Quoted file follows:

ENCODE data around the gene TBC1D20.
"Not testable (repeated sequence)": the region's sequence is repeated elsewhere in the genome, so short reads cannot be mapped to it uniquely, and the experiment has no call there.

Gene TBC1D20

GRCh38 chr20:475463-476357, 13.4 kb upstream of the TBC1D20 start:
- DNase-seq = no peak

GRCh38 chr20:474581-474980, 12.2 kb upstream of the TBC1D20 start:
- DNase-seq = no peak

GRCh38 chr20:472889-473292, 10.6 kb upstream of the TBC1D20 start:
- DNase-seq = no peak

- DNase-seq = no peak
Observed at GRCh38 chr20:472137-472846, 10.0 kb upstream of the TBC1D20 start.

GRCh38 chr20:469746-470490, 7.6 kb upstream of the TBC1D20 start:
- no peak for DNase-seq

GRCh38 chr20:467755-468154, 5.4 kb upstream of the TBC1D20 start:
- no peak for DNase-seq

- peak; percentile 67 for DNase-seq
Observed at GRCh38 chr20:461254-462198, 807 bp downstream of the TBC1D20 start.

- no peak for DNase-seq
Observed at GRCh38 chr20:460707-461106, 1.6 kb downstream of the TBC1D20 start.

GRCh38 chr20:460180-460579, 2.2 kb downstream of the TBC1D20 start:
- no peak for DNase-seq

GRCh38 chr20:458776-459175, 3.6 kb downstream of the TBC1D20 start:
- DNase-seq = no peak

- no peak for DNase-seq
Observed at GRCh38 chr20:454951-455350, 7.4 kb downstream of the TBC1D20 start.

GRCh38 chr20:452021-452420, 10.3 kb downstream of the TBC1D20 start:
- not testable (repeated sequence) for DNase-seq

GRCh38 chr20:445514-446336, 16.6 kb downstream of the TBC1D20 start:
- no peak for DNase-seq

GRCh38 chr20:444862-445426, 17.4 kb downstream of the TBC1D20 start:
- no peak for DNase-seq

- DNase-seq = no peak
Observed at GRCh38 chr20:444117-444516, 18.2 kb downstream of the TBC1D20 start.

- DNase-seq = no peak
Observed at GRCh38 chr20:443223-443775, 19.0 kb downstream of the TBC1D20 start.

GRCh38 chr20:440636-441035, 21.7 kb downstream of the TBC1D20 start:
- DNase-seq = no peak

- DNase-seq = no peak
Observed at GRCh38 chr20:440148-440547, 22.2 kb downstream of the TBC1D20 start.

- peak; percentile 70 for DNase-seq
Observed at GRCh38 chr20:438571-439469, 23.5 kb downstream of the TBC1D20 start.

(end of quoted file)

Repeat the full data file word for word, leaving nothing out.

ENCODE data around the gene TBC1D20.
"Not testable (repeated sequence)": the region's sequence is repeated elsewhere in the genome, so short reads cannot be mapped to it uniquely, and the experiment has no call there.

Gene TBC1D20

GRCh38 chr20:475463-476357, 13.4 kb upstream of the TBC1D20 start:
- DNase-seq = no peak

GRCh38 chr20:474581-474980, 12.2 kb upstream of the TBC1D20 start:
- DNase-seq = no peak

GRCh38 chr20:472889-473292, 10.6 kb upstream of the TBC1D20 start:
- DNase-seq = no peak

- DNase-seq = no peak
Observed at GRCh38 chr20:472137-472846, 10.0 kb upstream of the TBC1D20 start.

GRCh38 chr20:469746-470490, 7.6 kb upstream of the TBC1D20 start:
- no peak for DNase-seq

GRCh38 chr20:467755-468154, 5.4 kb upstream of the TBC1D20 start:
- no peak for DNase-seq

- peak; percentile 67 for DNase-seq
Observed at GRCh38 chr20:461254-462198, 807 bp downstream of the TBC1D20 start.

- no peak for DNase-seq
Observed at GRCh38 chr20:460707-461106, 1.6 kb downstream of the TBC1D20 start.

GRCh38 chr20:460180-460579, 2.2 kb downstream of the TBC1D20 start:
- no peak for DNase-seq

GRCh38 chr20:458776-459175, 3.6 kb downstream of the TBC1D20 start:
- DNase-seq = no peak

- no peak for DNase-seq
Observed at GRCh38 chr20:454951-455350, 7.4 kb downstream of the TBC1D20 start.

GRCh38 chr20:452021-452420, 10.3 kb downstream of the TBC1D20 start:
- not testable (repeated sequence) for DNase-seq

GRCh38 chr20:445514-446336, 16.6 kb downstream of the TBC1D20 start:
- no peak for DNase-seq

GRCh38 chr20:444862-445426, 17.4 kb downstream of the TBC1D20 start:
- no peak for DNase-seq

- DNase-seq = no peak
Observed at GRCh38 chr20:444117-444516, 18.2 kb downstream of the TBC1D20 start.

- DNase-seq = no peak
Observed at GRCh38 chr20:443223-443775, 19.0 kb downstream of the TBC1D20 start.

GRCh38 chr20:440636-441035, 21.7 kb downstream of the TBC1D20 start:
- DNase-seq = no peak

- DNase-seq = no peak
Observed at GRCh38 chr20:440148-440547, 22.2 kb downstream of the TBC1D20 start.

- peak; percentile 70 for DNase-seq
Observed at GRCh38 chr20:438571-439469, 23.5 kb downstream of the TBC1D20 start.